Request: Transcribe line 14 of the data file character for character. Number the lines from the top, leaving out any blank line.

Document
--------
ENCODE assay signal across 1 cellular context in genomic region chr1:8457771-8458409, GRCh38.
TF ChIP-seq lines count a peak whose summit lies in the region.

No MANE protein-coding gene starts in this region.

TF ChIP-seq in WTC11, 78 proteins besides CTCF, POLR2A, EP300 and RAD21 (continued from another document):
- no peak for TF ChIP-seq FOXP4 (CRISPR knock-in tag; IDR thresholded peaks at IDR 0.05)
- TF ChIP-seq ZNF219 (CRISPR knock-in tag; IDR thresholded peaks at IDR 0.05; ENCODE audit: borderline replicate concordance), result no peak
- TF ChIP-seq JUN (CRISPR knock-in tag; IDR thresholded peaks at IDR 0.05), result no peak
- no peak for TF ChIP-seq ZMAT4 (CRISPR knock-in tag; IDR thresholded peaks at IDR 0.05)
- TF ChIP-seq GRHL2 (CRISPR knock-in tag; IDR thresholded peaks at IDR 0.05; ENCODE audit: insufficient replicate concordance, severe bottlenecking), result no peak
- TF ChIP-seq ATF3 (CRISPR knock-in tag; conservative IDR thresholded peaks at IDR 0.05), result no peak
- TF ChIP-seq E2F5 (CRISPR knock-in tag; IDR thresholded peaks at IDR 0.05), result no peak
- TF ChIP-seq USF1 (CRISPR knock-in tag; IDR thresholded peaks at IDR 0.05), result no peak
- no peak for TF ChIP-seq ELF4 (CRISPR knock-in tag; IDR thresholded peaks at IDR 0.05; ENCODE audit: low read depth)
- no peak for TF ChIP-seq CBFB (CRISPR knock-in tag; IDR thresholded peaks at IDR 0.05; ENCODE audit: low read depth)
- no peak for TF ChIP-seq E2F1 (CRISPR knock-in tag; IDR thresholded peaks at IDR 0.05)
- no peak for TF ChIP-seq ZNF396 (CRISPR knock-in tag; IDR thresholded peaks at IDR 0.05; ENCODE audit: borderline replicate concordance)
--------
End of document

- no peak for TF ChIP-seq CBFB (CRISPR knock-in tag; IDR thresholded peaks at IDR 0.05; ENCODE audit: low read depth)